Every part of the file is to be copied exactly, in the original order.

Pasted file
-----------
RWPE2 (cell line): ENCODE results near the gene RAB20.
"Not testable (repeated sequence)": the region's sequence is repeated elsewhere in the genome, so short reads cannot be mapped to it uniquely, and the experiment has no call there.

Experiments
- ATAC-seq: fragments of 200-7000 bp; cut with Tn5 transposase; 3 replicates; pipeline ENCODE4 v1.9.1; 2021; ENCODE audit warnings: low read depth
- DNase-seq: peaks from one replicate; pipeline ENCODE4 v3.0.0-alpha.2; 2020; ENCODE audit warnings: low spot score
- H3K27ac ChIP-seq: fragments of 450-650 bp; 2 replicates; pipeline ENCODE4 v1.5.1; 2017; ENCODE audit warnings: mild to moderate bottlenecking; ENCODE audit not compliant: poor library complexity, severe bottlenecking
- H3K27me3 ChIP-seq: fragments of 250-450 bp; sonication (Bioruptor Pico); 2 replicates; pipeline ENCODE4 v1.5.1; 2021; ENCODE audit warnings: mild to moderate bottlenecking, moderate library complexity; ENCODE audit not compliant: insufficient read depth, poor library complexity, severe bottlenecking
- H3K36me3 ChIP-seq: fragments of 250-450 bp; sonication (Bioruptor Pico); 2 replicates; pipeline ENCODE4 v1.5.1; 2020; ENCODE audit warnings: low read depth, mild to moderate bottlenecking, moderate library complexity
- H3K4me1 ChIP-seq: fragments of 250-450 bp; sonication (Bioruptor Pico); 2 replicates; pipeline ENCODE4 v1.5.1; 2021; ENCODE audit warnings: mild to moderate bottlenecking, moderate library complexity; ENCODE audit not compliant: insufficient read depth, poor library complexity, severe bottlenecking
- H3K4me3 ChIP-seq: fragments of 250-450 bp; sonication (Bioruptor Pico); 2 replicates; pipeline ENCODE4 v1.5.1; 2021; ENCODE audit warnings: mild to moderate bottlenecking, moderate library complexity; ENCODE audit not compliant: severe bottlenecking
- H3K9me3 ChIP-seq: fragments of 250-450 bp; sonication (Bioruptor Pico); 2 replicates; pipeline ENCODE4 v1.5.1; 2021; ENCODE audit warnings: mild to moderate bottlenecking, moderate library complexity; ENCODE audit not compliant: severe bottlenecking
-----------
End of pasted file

RWPE2 (cell line): ENCODE results near the gene RAB20.
"Not testable (repeated sequence)": the region's sequence is repeated elsewhere in the genome, so short reads cannot be mapped to it uniquely, and the experiment has no call there.

Experiments
- ATAC-seq: fragments of 200-7000 bp; cut with Tn5 transposase; 3 replicates; pipeline ENCODE4 v1.9.1; 2021; ENCODE audit warnings: low read depth
- DNase-seq: peaks from one replicate; pipeline ENCODE4 v3.0.0-alpha.2; 2020; ENCODE audit warnings: low spot score
- H3K27ac ChIP-seq: fragments of 450-650 bp; 2 replicates; pipeline ENCODE4 v1.5.1; 2017; ENCODE audit warnings: mild to moderate bottlenecking; ENCODE audit not compliant: poor library complexity, severe bottlenecking
- H3K27me3 ChIP-seq: fragments of 250-450 bp; sonication (Bioruptor Pico); 2 replicates; pipeline ENCODE4 v1.5.1; 2021; ENCODE audit warnings: mild to moderate bottlenecking, moderate library complexity; ENCODE audit not compliant: insufficient read depth, poor library complexity, severe bottlenecking
- H3K36me3 ChIP-seq: fragments of 250-450 bp; sonication (Bioruptor Pico); 2 replicates; pipeline ENCODE4 v1.5.1; 2020; ENCODE audit warnings: low read depth, mild to moderate bottlenecking, moderate library complexity
- H3K4me1 ChIP-seq: fragments of 250-450 bp; sonication (Bioruptor Pico); 2 replicates; pipeline ENCODE4 v1.5.1; 2021; ENCODE audit warnings: mild to moderate bottlenecking, moderate library complexity; ENCODE audit not compliant: insufficient read depth, poor library complexity, severe bottlenecking
- H3K4me3 ChIP-seq: fragments of 250-450 bp; sonication (Bioruptor Pico); 2 replicates; pipeline ENCODE4 v1.5.1; 2021; ENCODE audit warnings: mild to moderate bottlenecking, moderate library complexity; ENCODE audit not compliant: severe bottlenecking
- H3K9me3 ChIP-seq: fragments of 250-450 bp; sonication (Bioruptor Pico); 2 replicates; pipeline ENCODE4 v1.5.1; 2021; ENCODE audit warnings: mild to moderate bottlenecking, moderate library complexity; ENCODE audit not compliant: severe bottlenecking